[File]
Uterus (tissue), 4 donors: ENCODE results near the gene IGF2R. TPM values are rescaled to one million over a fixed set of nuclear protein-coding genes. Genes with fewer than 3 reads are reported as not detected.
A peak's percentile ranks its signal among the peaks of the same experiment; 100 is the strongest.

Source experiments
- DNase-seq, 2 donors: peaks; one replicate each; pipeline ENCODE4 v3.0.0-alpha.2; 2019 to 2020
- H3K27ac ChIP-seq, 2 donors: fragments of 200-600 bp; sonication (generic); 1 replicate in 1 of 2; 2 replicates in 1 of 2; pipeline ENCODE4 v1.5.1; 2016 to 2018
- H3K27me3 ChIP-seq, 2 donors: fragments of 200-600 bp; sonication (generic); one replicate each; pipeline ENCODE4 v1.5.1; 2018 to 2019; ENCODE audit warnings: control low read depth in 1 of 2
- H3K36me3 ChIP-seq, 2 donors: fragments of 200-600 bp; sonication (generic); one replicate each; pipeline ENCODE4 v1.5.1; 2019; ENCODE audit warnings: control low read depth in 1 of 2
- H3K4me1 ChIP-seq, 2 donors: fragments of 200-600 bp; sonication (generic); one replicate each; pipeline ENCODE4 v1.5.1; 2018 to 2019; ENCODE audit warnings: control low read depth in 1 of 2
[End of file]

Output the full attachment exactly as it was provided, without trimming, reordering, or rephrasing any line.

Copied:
Uterus (tissue), 4 donors: ENCODE results near the gene IGF2R. TPM values are rescaled to one million over a fixed set of nuclear protein-coding genes. Genes with fewer than 3 reads are reported as not detected.
A peak's percentile ranks its signal among the peaks of the same experiment; 100 is the strongest.

Source experiments
- DNase-seq, 2 donors: peaks; one replicate each; pipeline ENCODE4 v3.0.0-alpha.2; 2019 to 2020
- H3K27ac ChIP-seq, 2 donors: fragments of 200-600 bp; sonication (generic); 1 replicate in 1 of 2; 2 replicates in 1 of 2; pipeline ENCODE4 v1.5.1; 2016 to 2018
- H3K27me3 ChIP-seq, 2 donors: fragments of 200-600 bp; sonication (generic); one replicate each; pipeline ENCODE4 v1.5.1; 2018 to 2019; ENCODE audit warnings: control low read depth in 1 of 2
- H3K36me3 ChIP-seq, 2 donors: fragments of 200-600 bp; sonication (generic); one replicate each; pipeline ENCODE4 v1.5.1; 2019; ENCODE audit warnings: control low read depth in 1 of 2
- H3K4me1 ChIP-seq, 2 donors: fragments of 200-600 bp; sonication (generic); one replicate each; pipeline ENCODE4 v1.5.1; 2018 to 2019; ENCODE audit warnings: control low read depth in 1 of 2